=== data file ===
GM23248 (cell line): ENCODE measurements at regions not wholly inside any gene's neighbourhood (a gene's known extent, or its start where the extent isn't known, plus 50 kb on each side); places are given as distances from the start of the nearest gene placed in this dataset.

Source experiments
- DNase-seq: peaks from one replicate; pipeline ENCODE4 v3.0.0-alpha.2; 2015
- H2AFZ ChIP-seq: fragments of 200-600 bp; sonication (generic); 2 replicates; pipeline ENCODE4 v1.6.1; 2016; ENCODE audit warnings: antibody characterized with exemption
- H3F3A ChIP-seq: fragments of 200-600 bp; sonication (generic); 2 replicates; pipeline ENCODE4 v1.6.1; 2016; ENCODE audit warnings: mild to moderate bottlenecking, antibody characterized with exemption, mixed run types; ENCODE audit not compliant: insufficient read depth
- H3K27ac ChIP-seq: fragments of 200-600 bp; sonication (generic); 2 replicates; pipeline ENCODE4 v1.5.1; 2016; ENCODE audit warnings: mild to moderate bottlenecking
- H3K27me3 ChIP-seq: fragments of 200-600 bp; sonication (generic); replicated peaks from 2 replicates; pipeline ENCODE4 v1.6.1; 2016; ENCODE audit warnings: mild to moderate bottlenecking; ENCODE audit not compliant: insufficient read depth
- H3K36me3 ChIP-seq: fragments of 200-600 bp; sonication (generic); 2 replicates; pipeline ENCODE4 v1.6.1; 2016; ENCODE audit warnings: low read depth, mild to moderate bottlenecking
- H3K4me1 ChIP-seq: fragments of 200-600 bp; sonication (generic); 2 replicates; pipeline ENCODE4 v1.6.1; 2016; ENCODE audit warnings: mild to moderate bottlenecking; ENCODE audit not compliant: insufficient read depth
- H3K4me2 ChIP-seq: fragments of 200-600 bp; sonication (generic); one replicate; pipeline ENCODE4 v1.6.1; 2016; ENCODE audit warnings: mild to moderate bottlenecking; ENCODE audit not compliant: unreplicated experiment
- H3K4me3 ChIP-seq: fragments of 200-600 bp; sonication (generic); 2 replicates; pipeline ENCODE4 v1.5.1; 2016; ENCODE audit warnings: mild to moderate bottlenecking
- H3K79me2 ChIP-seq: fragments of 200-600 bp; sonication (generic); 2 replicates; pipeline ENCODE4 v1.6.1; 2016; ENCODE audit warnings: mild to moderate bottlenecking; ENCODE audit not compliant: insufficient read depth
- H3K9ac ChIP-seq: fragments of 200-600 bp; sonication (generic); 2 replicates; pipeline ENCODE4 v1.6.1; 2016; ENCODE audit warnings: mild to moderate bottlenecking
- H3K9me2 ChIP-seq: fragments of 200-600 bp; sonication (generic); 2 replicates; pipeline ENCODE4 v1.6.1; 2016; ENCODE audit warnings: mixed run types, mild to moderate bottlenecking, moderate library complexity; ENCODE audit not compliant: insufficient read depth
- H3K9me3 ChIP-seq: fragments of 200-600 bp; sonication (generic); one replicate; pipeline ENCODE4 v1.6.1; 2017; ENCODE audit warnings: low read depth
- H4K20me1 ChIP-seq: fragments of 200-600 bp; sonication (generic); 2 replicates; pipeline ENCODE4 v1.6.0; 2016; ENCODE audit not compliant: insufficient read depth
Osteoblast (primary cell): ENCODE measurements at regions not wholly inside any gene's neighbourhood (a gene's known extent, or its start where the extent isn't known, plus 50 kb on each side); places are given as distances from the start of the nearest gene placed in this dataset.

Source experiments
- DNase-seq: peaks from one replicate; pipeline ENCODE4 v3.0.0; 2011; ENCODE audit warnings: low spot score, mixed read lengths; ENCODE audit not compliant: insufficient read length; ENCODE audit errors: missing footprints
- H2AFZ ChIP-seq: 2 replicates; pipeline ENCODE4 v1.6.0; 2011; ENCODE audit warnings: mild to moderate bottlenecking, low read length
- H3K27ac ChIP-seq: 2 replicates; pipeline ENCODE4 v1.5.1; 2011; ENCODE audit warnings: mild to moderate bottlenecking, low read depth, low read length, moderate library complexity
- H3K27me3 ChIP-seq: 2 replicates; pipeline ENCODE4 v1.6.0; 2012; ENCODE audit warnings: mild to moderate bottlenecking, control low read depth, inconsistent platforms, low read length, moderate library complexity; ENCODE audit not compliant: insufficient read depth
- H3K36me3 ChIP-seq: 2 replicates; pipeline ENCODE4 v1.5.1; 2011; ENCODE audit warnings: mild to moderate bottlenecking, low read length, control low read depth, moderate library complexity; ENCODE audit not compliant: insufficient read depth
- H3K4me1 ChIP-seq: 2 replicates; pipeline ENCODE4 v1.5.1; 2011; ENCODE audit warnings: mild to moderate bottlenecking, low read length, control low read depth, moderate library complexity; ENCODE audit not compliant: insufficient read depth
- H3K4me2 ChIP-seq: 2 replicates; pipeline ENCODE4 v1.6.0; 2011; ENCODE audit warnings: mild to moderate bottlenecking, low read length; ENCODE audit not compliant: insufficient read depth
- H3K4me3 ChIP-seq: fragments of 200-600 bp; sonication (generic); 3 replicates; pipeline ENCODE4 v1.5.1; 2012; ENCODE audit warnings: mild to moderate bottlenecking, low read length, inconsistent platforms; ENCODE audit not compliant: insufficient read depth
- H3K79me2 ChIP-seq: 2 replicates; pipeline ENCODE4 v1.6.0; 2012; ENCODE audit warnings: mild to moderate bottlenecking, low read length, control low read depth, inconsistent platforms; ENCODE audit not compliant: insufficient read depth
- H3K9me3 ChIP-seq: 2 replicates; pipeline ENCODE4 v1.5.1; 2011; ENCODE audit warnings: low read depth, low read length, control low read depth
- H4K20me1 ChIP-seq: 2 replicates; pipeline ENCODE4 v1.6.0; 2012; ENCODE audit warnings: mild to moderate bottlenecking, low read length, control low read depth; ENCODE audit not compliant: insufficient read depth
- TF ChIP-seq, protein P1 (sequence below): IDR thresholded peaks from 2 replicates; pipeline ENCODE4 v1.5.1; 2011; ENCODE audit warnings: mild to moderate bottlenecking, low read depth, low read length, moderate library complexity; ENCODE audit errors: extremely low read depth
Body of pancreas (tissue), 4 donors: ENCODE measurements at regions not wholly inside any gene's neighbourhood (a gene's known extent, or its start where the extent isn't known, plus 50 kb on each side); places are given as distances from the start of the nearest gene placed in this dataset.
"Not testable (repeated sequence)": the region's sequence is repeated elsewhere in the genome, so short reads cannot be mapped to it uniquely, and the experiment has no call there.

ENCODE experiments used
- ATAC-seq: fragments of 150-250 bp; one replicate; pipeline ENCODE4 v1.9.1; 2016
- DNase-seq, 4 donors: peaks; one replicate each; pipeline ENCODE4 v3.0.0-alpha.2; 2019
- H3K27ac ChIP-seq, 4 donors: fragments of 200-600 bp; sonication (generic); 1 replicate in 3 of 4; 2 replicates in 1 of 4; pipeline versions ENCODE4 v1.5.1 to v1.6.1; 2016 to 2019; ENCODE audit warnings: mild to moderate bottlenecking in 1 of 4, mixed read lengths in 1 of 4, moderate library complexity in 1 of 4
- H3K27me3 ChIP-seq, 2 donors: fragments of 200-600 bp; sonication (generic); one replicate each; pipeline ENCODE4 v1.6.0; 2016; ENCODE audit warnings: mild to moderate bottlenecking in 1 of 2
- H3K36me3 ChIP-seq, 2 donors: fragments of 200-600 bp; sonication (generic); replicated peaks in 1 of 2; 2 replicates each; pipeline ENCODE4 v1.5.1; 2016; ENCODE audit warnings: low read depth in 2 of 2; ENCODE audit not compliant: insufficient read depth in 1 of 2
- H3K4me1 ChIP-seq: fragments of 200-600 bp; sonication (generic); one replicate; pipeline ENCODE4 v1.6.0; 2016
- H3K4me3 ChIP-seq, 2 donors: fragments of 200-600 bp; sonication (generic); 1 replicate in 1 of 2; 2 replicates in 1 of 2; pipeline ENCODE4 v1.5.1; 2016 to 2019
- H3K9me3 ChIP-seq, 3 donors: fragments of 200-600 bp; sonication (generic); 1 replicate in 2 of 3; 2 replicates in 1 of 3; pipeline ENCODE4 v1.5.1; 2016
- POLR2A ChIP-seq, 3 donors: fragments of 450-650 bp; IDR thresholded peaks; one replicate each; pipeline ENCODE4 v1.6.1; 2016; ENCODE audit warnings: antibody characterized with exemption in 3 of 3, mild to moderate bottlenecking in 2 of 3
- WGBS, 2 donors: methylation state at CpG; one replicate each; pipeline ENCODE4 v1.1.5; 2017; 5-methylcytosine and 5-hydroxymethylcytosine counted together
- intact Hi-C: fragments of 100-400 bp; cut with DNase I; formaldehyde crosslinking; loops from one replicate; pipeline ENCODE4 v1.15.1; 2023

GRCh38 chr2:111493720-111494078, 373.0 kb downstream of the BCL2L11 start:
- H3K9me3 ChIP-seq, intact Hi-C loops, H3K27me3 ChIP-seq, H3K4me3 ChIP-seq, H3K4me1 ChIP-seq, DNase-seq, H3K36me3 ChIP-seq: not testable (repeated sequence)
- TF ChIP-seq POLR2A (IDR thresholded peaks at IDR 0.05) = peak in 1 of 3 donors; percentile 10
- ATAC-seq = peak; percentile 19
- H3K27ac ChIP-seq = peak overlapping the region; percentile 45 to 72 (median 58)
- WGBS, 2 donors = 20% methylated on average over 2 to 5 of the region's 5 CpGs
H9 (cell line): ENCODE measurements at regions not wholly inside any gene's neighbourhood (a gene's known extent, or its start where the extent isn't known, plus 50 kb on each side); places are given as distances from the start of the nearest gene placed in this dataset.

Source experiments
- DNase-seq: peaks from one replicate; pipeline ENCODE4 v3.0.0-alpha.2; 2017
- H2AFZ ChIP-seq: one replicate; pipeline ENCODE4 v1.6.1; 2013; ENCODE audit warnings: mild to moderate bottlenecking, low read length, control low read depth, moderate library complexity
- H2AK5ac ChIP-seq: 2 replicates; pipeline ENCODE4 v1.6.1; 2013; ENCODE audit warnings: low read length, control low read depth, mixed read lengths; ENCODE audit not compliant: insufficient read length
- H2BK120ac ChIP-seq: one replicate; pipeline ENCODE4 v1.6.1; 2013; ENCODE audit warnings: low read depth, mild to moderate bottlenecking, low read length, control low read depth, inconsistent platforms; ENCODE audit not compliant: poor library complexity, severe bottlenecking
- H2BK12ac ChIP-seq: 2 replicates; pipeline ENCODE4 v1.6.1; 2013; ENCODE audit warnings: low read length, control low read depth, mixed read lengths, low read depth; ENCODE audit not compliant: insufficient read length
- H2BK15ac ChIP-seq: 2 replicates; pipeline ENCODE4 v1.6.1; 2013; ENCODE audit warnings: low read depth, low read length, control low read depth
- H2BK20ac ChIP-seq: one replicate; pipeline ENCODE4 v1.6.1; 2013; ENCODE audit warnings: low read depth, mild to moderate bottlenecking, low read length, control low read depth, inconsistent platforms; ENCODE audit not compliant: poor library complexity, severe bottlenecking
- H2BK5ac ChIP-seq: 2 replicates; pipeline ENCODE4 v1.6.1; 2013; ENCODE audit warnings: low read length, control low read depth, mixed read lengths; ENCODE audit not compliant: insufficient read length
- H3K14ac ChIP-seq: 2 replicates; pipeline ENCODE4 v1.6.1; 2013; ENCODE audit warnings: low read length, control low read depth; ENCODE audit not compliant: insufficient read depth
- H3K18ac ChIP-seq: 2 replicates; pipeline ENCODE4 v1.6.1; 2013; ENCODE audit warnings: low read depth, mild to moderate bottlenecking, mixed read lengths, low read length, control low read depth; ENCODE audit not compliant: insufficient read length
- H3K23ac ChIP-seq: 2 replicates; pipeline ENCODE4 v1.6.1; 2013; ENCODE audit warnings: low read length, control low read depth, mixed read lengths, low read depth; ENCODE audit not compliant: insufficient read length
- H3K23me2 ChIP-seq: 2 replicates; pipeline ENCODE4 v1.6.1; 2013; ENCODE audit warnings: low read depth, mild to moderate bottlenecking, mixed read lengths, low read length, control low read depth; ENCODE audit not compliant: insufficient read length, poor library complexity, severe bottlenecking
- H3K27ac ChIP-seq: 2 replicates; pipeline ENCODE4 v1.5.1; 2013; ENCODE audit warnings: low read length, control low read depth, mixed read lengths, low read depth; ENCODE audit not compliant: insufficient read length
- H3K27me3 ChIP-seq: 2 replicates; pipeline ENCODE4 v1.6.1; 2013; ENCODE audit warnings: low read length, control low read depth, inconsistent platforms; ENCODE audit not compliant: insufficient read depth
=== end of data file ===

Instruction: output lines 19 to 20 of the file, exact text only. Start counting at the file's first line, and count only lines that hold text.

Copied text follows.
- DNase-seq: peaks from one replicate; pipeline ENCODE4 v3.0.0; 2011; ENCODE audit warnings: low spot score, mixed read lengths; ENCODE audit not compliant: insufficient read length; ENCODE audit errors: missing footprints
- H2AFZ ChIP-seq: 2 replicates; pipeline ENCODE4 v1.6.0; 2011; ENCODE audit warnings: mild to moderate bottlenecking, low read length